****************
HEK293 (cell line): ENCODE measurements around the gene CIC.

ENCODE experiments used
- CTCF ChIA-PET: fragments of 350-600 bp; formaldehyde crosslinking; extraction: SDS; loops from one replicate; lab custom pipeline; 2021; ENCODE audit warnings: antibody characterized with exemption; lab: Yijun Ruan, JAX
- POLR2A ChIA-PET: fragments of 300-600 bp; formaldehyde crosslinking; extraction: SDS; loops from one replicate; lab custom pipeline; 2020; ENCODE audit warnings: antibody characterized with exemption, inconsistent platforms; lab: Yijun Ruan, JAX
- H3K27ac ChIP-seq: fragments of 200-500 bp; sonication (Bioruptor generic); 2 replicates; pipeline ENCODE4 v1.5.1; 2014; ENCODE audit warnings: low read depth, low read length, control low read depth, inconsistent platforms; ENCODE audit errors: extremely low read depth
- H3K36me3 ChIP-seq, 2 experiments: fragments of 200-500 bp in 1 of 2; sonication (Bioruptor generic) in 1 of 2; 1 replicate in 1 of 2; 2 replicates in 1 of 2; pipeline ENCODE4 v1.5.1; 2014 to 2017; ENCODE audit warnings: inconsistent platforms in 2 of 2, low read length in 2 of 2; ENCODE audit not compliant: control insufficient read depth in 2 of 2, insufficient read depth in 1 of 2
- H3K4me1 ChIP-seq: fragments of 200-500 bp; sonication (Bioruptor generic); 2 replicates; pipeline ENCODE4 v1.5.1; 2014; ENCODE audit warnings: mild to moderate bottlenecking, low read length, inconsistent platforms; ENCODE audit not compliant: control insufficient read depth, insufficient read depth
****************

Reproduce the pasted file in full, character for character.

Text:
HEK293 (cell line): ENCODE measurements around the gene CIC.

ENCODE experiments used
- CTCF ChIA-PET: fragments of 350-600 bp; formaldehyde crosslinking; extraction: SDS; loops from one replicate; lab custom pipeline; 2021; ENCODE audit warnings: antibody characterized with exemption; lab: Yijun Ruan, JAX
- POLR2A ChIA-PET: fragments of 300-600 bp; formaldehyde crosslinking; extraction: SDS; loops from one replicate; lab custom pipeline; 2020; ENCODE audit warnings: antibody characterized with exemption, inconsistent platforms; lab: Yijun Ruan, JAX
- H3K27ac ChIP-seq: fragments of 200-500 bp; sonication (Bioruptor generic); 2 replicates; pipeline ENCODE4 v1.5.1; 2014; ENCODE audit warnings: low read depth, low read length, control low read depth, inconsistent platforms; ENCODE audit errors: extremely low read depth
- H3K36me3 ChIP-seq, 2 experiments: fragments of 200-500 bp in 1 of 2; sonication (Bioruptor generic) in 1 of 2; 1 replicate in 1 of 2; 2 replicates in 1 of 2; pipeline ENCODE4 v1.5.1; 2014 to 2017; ENCODE audit warnings: inconsistent platforms in 2 of 2, low read length in 2 of 2; ENCODE audit not compliant: control insufficient read depth in 2 of 2, insufficient read depth in 1 of 2
- H3K4me1 ChIP-seq: fragments of 200-500 bp; sonication (Bioruptor generic); 2 replicates; pipeline ENCODE4 v1.5.1; 2014; ENCODE audit warnings: mild to moderate bottlenecking, low read length, inconsistent platforms; ENCODE audit not compliant: control insufficient read depth, insufficient read depth